Start your kids on the Roth road
If you're the parent or grandparent of a teenager, there's
probably an Xbox or cell phone on that gift list of theirs. But for the next birthday,
holiday or graduation, why not give them something they'll really
appreciate -- a Roth IRA.
OK, they'll appreciate it about as much as another
sweater, but years from now they'll be smiling.
"Anytime I have a chance
to mention it I do, if I know the child is working
and has earned income," says Robert Kuehl,
a Certified Financial Planner and director of
continuing education with H.C. Denison in Sheboygan,
Wis. "The earlier you start on a Roth,
Earned income is the key in qualifying for a Roth.
There is no age limit for an IRA, but not too many preteens have
jobs. Household chores don't count and neither does income from
investments. Generally, a child would have to be working part-time
for an employer who collected taxes and reported the earnings to
the IRS. Watch "Children as tax deductions"
There may be some exceptions, though. The IRS says
it looks at this issue on a case-by-case basis. A child, who, for
all intents and purposes, is self-employed every weekend mowing
lawns, shoveling snow or babysitting, may qualify if receipts and
records are maintained.
Now, suppose your 15-year-old
son earns $2,000 stocking shelves at the supermarket.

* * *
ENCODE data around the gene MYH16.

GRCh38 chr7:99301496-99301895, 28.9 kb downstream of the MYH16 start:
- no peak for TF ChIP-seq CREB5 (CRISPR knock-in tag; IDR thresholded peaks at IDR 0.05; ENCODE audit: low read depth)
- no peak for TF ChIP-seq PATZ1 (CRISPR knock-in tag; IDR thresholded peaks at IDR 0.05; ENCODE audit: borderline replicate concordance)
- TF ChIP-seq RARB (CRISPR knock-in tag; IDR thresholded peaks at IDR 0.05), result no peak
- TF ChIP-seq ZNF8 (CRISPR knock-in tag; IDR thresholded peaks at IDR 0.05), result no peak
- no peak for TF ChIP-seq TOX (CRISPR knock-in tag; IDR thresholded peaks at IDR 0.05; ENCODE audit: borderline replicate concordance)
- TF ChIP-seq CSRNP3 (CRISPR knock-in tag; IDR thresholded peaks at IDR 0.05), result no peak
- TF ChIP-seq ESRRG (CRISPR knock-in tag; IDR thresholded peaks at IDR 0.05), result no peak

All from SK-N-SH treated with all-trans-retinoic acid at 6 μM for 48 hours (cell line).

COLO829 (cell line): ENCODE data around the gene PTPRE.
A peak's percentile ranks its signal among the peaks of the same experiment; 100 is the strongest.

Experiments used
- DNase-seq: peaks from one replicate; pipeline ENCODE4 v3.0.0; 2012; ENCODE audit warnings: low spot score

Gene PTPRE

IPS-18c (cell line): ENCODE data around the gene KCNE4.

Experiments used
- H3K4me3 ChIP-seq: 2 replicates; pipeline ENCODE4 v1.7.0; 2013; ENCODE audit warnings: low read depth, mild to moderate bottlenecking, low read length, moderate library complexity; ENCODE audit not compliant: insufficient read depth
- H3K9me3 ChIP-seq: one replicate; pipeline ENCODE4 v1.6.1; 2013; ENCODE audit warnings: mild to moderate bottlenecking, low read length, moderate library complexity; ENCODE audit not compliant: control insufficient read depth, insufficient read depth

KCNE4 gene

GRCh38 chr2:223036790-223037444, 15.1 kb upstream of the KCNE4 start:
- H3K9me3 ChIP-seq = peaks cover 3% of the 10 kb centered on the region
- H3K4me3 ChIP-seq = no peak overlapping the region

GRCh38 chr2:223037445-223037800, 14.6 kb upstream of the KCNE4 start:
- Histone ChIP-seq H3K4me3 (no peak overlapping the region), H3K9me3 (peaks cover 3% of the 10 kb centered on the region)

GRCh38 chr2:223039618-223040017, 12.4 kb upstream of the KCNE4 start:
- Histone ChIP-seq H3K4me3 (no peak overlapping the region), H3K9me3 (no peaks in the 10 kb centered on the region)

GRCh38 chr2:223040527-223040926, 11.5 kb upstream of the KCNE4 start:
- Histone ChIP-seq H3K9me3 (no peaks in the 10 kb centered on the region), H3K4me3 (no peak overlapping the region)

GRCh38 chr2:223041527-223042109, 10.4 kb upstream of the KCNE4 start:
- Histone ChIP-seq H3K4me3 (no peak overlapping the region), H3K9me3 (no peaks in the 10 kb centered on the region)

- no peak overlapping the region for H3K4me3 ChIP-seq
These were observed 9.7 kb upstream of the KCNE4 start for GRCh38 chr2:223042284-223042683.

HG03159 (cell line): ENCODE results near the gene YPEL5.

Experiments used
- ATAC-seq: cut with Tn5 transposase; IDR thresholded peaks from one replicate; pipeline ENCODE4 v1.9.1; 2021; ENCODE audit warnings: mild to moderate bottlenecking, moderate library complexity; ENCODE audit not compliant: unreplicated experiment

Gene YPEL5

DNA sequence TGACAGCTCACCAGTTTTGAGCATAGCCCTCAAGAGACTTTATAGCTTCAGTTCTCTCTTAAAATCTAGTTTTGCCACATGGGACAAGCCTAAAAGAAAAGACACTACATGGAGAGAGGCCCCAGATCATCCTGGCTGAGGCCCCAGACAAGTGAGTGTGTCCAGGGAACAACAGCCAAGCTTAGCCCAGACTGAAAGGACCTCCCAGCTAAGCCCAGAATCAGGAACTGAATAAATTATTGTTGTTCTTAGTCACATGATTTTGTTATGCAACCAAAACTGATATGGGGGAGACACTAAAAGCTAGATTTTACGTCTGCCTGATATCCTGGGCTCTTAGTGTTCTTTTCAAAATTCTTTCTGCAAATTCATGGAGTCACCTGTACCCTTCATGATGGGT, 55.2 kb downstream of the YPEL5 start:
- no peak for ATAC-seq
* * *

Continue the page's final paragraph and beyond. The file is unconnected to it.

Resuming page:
Xbox? IPod? A $700 mountain bike? Retirement
account? Well, let's just say he's not dreaming
about an IRA while he's slinging those cereal
boxes. Fortunately, there's no rule that says
it has to be his money that funds the account,
says Marc Freedman, president of Freedman Financial
in Peabody, Mass.
"What I'm finding is parents are using the Roth
as an incentive, a savings incentive. They're saying, 'You earn
$3,000 and I'll put $3,000 into an investment account for you.'"
If you're not in a position to match your kids' earnings,
perhaps you could start an account with $500, or convince them to
put a quarter of their earnings into the account.
Early birds retire first
When it comes to retirement funds, a Roth IRA offers the greatest
opportunity for growth because the money grows tax-free. Kids don't
need the deferred taxes feature of a traditional IRA because they're
probably not paying taxes.
Invest the Roth money in stocks, bonds or mutual funds
and never pay tax on the capital appreciation,
earnings, dividends or interest. If a child
socks away $10,000 between the ages of 15 and
20 and then never adds another penny, that $10,000,
assuming a very reasonable 8 percent return
per year, will balloon to more than $217,000
by age 60.
Roths for minors make up just a small percentage of
brokerage accounts, but a growing number of parents are asking about
"We're constantly in communication with clients
about the benefit of using that income in a Roth IRA," says
Tammy Virnig, principal of the retirement resource center at Vanguard.
"We try to help parents who are trying to help
their kids save. Many clients call us with the Roth already in mind.
I've had calls from godparents and grandparents saying, 'I don't
want to give another toy.'"
Updated: March 11, 2008